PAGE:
**DOI:**10.1128/AEM.02402-07

## ABSTRACT

After inoculation, the times to the first divisions are longer and more widely distributed for those *Escherichia coli* single cells that spent more time in the stationary phase prior to inoculation. The second generation times are still longer than the typical generation times in the exponential phase, and this extended the apparent lag time of the cell population. The greater the variability of the single-cell interdivision intervals, the shorter are both the lag time and the doubling time of the population.

It has been shown experimentally (1, 15, 17) and theoretically (13) that the lag parameters of a bacterial population do not carry much information about the lag time of the individual cells. Single-cell measurements (6, 8, 10, 11, 14, 16-19) have made it possible to study the effect of the environment on the distribution of single-cell lag times, underlining the need for the quantification of growth parameters and their variability at the single-cell level.

We used the flow chamber technique of Elfwing et al. (5) to investigate how the age of the cells, quantified as the incubation time in the preinoculation culture, affects the distribution of the generation (i.e., interdivision) times of single *Escherichia coli* K-12 cells. LB media with 0.2% glucose was inoculated with ca. 10^{3} cells/ml and incubated at 25°C. Stationary-phase cells after ca. 53, 77, 83, 144, 151, 193, 218, 360, and 602 h of incubation were removed from this culture and immediately used to inoculate the flow chamber. Thus, the age of the cells was defined as the time at which the cells were sampled from the primary culture. The generation times for single cells were calculated by observing the time intervals between two successive divisions after the first division occurred. The first division time (FDT) was considered to be the sum of the lag time and the first generation time.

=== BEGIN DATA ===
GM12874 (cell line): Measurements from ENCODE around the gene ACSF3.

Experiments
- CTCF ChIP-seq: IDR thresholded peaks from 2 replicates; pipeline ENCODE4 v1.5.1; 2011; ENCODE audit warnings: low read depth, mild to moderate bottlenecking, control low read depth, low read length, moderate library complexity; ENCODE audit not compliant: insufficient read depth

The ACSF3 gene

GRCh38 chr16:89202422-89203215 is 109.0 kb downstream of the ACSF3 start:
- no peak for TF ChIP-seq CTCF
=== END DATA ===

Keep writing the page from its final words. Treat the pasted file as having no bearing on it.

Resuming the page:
Figure 1a shows the distributions of the natural logarithm of the FDTs of single cells of different ages. The older the cells, the greater are the averages of their FDTs. The FDTs continuously increase with the age of the cells (except for the unexpectedly high division times observed when inoculating the 144-h primary culture; this was attributed to experimental error). The standard deviations of the FDTs were not constant but increased with the average. However, the coefficient of variation (CV) (the ratio of the standard error to the mean) did not change with the age (Table 1).